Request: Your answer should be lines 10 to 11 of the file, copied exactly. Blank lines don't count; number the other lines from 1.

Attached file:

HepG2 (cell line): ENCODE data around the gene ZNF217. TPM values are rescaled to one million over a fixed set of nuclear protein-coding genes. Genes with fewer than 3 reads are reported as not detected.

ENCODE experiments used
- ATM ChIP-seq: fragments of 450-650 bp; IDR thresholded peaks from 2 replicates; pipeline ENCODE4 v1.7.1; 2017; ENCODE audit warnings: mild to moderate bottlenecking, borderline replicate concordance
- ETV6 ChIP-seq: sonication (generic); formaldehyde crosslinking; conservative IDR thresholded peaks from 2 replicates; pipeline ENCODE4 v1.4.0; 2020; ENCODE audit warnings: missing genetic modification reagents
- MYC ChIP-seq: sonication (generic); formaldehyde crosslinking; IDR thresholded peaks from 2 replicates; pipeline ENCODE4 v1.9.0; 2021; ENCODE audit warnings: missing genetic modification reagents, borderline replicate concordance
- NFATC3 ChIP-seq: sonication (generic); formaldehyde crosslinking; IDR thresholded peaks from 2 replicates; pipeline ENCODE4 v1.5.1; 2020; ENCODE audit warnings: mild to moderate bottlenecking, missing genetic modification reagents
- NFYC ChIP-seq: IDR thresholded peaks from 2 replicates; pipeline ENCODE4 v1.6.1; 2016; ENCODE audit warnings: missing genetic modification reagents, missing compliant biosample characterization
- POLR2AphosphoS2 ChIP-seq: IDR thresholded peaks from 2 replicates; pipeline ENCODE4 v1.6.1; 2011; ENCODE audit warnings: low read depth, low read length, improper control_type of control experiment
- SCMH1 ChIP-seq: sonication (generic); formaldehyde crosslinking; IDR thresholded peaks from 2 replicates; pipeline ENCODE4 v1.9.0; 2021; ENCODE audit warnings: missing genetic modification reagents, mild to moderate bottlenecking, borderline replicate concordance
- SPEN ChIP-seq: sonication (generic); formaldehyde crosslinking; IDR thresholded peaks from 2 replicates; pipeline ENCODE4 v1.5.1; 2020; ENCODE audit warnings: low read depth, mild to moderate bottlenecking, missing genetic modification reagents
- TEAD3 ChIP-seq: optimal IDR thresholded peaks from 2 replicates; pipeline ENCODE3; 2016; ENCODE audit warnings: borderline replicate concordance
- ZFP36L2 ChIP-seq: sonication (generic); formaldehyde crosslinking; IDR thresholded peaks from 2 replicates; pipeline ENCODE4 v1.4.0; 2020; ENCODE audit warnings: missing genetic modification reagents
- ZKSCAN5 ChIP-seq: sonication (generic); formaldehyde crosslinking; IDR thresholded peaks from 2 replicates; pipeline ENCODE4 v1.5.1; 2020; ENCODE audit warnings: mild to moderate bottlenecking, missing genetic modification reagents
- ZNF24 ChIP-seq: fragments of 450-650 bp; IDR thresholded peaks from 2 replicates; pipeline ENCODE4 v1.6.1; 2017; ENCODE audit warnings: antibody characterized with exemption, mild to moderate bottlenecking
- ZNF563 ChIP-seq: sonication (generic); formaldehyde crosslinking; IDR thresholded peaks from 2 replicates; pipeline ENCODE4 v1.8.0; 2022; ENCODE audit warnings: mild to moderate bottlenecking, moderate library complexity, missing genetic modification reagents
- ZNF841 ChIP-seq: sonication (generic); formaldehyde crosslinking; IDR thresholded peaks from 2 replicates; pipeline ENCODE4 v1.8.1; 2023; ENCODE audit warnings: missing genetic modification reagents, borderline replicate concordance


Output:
- SPEN ChIP-seq: sonication (generic); formaldehyde crosslinking; IDR thresholded peaks from 2 replicates; pipeline ENCODE4 v1.5.1; 2020; ENCODE audit warnings: low read depth, mild to moderate bottlenecking, missing genetic modification reagents
- TEAD3 ChIP-seq: optimal IDR thresholded peaks from 2 replicates; pipeline ENCODE3; 2016; ENCODE audit warnings: borderline replicate concordance